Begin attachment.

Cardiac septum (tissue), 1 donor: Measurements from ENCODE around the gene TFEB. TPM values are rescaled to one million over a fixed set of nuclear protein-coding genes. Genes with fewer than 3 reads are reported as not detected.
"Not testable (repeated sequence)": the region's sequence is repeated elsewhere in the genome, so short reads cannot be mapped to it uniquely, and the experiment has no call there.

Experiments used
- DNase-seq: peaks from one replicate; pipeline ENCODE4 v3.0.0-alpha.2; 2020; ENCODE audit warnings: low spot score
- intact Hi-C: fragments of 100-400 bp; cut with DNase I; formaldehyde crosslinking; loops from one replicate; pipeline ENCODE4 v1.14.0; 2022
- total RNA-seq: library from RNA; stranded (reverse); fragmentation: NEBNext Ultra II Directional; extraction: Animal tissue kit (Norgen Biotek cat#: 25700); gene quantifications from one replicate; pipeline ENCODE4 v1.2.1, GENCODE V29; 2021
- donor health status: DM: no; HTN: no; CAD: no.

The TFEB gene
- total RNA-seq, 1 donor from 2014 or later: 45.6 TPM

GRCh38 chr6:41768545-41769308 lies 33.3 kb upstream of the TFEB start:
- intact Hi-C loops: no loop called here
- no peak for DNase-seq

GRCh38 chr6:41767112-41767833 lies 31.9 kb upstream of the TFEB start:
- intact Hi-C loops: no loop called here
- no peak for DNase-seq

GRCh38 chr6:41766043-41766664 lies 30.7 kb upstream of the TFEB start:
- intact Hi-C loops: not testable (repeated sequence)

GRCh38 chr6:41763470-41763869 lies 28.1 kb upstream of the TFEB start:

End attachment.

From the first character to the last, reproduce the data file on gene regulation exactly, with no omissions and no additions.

Cardiac septum (tissue), 1 donor: Measurements from ENCODE around the gene TFEB. TPM values are rescaled to one million over a fixed set of nuclear protein-coding genes. Genes with fewer than 3 reads are reported as not detected.
"Not testable (repeated sequence)": the region's sequence is repeated elsewhere in the genome, so short reads cannot be mapped to it uniquely, and the experiment has no call there.

Experiments used
- DNase-seq: peaks from one replicate; pipeline ENCODE4 v3.0.0-alpha.2; 2020; ENCODE audit warnings: low spot score
- intact Hi-C: fragments of 100-400 bp; cut with DNase I; formaldehyde crosslinking; loops from one replicate; pipeline ENCODE4 v1.14.0; 2022
- total RNA-seq: library from RNA; stranded (reverse); fragmentation: NEBNext Ultra II Directional; extraction: Animal tissue kit (Norgen Biotek cat#: 25700); gene quantifications from one replicate; pipeline ENCODE4 v1.2.1, GENCODE V29; 2021
- donor health status: DM: no; HTN: no; CAD: no.

The TFEB gene
- total RNA-seq, 1 donor from 2014 or later: 45.6 TPM

GRCh38 chr6:41768545-41769308 lies 33.3 kb upstream of the TFEB start:
- intact Hi-C loops: no loop called here
- no peak for DNase-seq

GRCh38 chr6:41767112-41767833 lies 31.9 kb upstream of the TFEB start:
- intact Hi-C loops: no loop called here
- no peak for DNase-seq

GRCh38 chr6:41766043-41766664 lies 30.7 kb upstream of the TFEB start:
- intact Hi-C loops: not testable (repeated sequence)

GRCh38 chr6:41763470-41763869 lies 28.1 kb upstream of the TFEB start: